Open the Doorway Into Wonder
It’s always a challenge conveying why I love indies so much. Especially compared to AAA titles, which are much more adept at displaying clear quantities that are popular, like graphic fidelity. But indies are so much more to me than just an aggregate of graphics and music. They grab you in a way that sometimes defies explanation, which brings us to today’s review of Everhood. At first, I struggled with conveying my profound feelings, and then it hit me. Everhood is my Undertale. Now, that isn’t to say I necessarily adore Undertale. But when it was released, everybody and their brother proclaimed it to be the indie all indie fans should love. While I never got grabbed by that game, Everhood grabbed me hard and refused to let go.
Just Be a Fun Guy with the Fungi
The story starts with a choice. To enter the realm of Everhood, you have to relinquish your humanity. I tried refusing, and all that accomplished was taking me back to the start screen. So I took a chance and was drawn into a strange and wonderful world. Everhood is filled with wooden dolls, gnomes, vampires, trolls, goblins, and all manner of talking inanimate objects. My personal favorites are the many save lanterns strewn throughout the game. Sure they can save your progress, but they’d rather engage you in friendly conversation. This is a very unique yet oddly familiar world. It’s clear to me many classics inspired developer Foreign Gnomes in making this game. And that’s totally fine since, despite some nods to games like Super Mario RPG and Mario Kart, this is very much its own experience.
Zigg Has Some Sweet Moves
After you arrive in Everhood, a blue thief steals one of your arms and runs off. See, that wooden doll I referred to earlier is who you’ll be playing. They go by Red, and they never speak once in the game. That lets you fill the character with your own aspirations and feelings, which is a smart tactic. It let me take what I could from the adventure instead of forcing a viewpoint on me, which is important since there’s more than one way to play the game. At first, all Red can do is jump and move to avoid musical notes in battles. Your goal is to wear down your opponent, so they eventually give up. Later on, you’re presented with the opportunity to mix things up and instead deflect notes back at your foes. This choice isn’t mandated, but picking it dramatically alters the course of the game. I personally went that route, but it’s nice that there are other options for subsequent playthroughs. Not to mention, there are also multiple endings in the game, though I only experienced the one.
Don’t Mind the Restless Spirits…
The story mostly revolves around getting your lost arm back, but it’s just as much a vehicle to present this fascinating world. Everhood is packed to the brim with immortal beings. Living forever can get dull, so they do all sorts of crazy things to entertain themselves. It’s also a world of fantasy, populated with knights and mages, not to mention a money-grubbing pig overlord. There’s even one entertaining section where Red can join a D&D campaign and gets a sword to battle with. Note this isn’t the optional section I was referring to earlier; that comes later. However, one of the best things about the adventure is that you choose the order you experience the game in. Early on, you reach a cosmic hub filled with talking, and frankly sassy, doors. You’re allowed to open them in any order, though there are some quests you can only fulfill with the proper items in hand. The structure is both linear yet not. This let me wander about, wide-eyed and full of wonder. Sure, my goal was to get my arm back, but the destination is only one part of the journey. It’s far more important how you get there.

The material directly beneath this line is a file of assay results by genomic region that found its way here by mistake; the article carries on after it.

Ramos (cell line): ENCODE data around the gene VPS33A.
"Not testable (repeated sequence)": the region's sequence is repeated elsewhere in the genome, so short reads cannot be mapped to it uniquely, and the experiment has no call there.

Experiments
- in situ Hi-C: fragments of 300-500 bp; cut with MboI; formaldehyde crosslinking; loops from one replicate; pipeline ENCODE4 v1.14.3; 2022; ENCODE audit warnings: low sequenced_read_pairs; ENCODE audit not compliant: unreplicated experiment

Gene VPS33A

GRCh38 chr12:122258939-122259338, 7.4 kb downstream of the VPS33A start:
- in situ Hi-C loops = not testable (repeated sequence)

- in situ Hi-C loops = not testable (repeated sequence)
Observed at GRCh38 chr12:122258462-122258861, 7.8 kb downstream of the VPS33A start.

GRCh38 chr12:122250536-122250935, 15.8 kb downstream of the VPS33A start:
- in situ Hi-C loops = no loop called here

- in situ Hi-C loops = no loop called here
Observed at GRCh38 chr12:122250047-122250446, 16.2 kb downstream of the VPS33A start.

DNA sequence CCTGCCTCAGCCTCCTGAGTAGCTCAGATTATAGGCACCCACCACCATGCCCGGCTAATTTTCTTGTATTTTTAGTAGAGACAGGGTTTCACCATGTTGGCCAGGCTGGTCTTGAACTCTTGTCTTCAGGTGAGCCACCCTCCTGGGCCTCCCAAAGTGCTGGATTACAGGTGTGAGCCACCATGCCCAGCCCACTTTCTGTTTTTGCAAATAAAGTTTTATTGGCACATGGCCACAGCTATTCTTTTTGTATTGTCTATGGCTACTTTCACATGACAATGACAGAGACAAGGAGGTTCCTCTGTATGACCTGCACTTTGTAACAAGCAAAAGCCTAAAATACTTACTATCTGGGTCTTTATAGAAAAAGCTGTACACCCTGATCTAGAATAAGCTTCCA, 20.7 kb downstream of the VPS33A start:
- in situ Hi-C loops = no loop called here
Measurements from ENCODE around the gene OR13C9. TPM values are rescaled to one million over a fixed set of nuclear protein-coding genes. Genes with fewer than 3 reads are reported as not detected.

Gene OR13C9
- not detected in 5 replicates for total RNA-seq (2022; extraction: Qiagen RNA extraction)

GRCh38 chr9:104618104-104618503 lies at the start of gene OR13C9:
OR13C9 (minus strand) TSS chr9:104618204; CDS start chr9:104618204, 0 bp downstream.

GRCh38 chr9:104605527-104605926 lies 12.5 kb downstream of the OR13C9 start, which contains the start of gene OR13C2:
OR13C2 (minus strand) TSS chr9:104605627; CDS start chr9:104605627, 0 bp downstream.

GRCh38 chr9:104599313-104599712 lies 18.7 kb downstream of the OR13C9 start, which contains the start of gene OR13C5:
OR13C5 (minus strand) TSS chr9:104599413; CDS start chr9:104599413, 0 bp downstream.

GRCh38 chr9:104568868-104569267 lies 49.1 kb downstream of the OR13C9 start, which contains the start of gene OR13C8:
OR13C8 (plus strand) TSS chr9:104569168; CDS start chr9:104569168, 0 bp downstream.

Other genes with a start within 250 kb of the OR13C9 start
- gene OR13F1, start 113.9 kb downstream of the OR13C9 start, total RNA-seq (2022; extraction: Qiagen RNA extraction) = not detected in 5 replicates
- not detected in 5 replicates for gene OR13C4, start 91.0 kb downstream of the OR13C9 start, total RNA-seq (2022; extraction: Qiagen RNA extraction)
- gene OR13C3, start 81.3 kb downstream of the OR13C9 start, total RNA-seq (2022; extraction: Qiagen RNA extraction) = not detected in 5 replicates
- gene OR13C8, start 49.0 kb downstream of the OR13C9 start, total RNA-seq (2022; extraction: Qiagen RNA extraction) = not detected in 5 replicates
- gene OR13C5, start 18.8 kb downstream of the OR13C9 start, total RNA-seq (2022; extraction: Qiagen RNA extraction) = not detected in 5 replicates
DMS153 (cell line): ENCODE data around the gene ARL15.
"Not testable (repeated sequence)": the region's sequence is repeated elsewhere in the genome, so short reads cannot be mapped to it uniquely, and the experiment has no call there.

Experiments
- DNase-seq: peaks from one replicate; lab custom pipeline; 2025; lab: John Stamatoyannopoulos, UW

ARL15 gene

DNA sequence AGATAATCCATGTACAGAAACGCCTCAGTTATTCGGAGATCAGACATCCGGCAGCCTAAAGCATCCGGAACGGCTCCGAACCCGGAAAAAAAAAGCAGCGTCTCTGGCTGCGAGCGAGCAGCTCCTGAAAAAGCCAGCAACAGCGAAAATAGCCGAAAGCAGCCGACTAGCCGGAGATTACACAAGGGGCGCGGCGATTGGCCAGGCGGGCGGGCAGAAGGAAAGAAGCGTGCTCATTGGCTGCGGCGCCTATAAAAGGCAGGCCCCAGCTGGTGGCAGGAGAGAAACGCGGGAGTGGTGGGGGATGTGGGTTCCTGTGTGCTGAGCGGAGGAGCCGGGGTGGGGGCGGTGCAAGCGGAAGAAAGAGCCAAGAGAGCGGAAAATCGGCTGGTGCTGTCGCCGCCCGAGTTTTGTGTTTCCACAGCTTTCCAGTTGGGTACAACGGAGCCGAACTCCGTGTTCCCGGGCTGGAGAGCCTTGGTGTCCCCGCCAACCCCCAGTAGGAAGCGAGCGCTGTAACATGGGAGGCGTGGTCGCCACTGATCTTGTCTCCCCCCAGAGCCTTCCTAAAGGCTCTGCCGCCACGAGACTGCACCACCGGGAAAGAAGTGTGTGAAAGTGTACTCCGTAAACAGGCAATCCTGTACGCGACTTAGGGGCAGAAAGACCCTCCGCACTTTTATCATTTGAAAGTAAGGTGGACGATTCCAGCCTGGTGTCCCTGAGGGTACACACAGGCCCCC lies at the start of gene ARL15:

Besides wandering about, talking to strange creatures, and collecting items for quests, a big part of Everhood is the musical battles. Once they start, you have to survive until the end of the music while avoiding the notes. That might sound easy, but these can get surprisingly intense. There’s a variety of notes that can be sent your way. Some are regular-sized, others have vertical shields to prevent jumping over them, and some are wide bands. There are even notes that wiggle around drunkenly and whole columns of angry music. Even though the music battles’ basic structure is pretty consistent, Everhood keeps finding unique and fun ways to mix things up. I won’t ruin some of the more insane battles, but I will say this. Watch out whenever you hear maniacal giggling before a battle starts. That means things are about to get real.